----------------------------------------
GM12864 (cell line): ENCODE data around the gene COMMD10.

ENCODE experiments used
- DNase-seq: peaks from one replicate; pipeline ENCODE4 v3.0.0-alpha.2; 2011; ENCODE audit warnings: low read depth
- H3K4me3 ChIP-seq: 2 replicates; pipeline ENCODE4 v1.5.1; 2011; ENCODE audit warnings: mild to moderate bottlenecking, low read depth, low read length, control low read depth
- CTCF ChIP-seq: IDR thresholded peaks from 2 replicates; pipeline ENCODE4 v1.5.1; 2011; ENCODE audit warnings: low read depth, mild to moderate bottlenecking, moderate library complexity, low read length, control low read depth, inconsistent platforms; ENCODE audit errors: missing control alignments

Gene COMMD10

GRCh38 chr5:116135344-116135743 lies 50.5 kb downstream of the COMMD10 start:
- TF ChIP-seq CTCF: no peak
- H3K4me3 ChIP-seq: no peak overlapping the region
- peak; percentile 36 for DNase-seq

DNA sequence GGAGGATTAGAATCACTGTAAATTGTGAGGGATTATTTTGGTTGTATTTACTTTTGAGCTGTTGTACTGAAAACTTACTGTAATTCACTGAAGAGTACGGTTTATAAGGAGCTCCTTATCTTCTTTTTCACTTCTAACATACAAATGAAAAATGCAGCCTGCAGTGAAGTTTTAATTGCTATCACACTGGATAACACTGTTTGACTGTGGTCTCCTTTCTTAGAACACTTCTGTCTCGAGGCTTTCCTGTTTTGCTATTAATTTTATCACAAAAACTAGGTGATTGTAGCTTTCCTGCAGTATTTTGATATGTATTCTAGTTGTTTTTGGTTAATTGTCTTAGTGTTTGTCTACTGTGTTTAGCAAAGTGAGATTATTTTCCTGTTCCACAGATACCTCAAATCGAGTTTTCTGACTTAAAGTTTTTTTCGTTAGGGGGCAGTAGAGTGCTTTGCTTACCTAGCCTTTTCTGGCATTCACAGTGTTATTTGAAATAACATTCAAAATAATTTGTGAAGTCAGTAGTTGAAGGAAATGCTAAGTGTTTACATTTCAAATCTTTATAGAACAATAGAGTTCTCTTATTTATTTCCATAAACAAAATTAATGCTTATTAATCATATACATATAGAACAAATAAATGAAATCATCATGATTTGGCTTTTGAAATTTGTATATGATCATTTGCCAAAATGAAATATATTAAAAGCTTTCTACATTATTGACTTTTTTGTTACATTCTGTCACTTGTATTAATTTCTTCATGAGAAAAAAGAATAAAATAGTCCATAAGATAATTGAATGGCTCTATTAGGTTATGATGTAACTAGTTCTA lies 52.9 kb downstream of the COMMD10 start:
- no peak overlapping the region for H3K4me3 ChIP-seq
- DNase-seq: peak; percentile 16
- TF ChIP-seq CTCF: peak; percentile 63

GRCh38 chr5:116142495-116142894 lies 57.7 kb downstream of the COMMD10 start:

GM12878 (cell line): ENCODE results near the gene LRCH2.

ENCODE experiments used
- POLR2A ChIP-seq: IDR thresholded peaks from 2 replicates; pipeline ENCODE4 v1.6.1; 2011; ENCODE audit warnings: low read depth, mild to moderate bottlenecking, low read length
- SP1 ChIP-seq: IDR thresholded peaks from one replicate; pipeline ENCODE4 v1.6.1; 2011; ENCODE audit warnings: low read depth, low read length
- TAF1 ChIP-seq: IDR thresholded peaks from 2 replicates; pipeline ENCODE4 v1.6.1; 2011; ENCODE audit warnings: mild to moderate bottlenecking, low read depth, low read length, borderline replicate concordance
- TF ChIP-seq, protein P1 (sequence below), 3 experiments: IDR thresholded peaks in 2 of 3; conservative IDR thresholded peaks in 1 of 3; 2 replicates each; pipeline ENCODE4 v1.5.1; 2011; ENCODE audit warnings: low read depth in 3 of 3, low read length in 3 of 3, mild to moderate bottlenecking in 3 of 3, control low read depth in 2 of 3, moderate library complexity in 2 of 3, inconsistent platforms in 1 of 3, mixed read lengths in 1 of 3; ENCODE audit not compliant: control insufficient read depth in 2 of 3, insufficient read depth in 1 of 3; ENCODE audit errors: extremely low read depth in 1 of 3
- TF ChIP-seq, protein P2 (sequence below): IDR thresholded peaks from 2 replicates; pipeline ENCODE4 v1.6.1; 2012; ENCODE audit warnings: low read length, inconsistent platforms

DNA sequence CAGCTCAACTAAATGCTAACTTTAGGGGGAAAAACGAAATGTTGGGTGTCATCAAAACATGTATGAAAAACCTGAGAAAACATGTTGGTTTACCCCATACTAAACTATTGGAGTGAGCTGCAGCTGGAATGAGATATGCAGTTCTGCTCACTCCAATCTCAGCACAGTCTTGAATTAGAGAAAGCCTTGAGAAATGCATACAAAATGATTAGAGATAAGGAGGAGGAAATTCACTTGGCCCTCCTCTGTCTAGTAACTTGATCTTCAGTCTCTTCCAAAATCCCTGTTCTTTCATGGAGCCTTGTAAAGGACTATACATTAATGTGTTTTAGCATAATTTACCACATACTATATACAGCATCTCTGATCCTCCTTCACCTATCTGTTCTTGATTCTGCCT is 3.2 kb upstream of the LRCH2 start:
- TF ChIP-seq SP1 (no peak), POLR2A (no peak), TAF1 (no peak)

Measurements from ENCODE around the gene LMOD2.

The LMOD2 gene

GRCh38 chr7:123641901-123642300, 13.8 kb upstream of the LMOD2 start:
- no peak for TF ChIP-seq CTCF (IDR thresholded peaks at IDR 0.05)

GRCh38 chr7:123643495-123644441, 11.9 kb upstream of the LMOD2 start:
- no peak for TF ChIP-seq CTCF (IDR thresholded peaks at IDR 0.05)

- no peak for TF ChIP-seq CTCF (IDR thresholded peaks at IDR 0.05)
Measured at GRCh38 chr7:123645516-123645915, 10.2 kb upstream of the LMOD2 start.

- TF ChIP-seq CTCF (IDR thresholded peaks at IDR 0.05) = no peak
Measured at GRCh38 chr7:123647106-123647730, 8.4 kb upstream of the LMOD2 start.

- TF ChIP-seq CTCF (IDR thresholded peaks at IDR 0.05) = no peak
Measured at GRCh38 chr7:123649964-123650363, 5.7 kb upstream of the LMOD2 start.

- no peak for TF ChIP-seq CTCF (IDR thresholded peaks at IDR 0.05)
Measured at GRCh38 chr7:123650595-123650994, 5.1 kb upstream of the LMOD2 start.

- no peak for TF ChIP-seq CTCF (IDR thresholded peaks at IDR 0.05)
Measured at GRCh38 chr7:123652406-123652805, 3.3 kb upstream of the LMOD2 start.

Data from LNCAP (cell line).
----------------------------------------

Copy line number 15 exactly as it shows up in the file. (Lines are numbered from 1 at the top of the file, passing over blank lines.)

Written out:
GRCh38 chr5:116142495-116142894 lies 57.7 kb downstream of the COMMD10 start: